George Walker is an American composer, born in 1922. He lives in Montclair, New Jersey. His best-known work is Lyric for Strings, for chamber orchestra. It was drawn from his String Quartet No. 1.
You may be reminded that Samuel Barber’s Adagio for Strings was drawn from his string quartet (the only one he ever wrote, unless you count Dover Beach, for string quartet and baritone).
At the Curtis Institute, Walker studied composition with Rosario Scalero, who had been Barber’s teacher as well. Walker dedicated his Lyric for Strings to his grandmother, Malvina King. He still calls it “my grandmother’s piece.”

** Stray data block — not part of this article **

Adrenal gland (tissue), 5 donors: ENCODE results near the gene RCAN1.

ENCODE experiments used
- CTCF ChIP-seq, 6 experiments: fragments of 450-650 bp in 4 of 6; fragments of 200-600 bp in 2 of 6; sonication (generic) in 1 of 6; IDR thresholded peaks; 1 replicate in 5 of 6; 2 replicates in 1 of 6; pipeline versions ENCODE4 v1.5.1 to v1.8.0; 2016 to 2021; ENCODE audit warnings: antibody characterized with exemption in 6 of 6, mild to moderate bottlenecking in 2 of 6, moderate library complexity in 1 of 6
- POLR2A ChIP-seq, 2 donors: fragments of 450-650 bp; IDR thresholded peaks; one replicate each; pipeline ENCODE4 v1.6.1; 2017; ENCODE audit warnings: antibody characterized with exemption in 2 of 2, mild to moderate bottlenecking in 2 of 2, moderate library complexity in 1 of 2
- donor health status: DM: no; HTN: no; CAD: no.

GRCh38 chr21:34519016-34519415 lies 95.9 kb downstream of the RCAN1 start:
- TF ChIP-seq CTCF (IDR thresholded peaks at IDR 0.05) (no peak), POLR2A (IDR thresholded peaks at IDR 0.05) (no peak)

She had been a slave. And she lived to a great old age. Her grandson knew her very well. When you sit with him in his living room, as I did, you somehow feel that you are close to history—ugly history that it is.
For National Review, I did a two-part series on George Walker: here and here. He has lived a remarkable life, and has remarkable things to say. I think you will enjoy getting to know him, if you don’t already.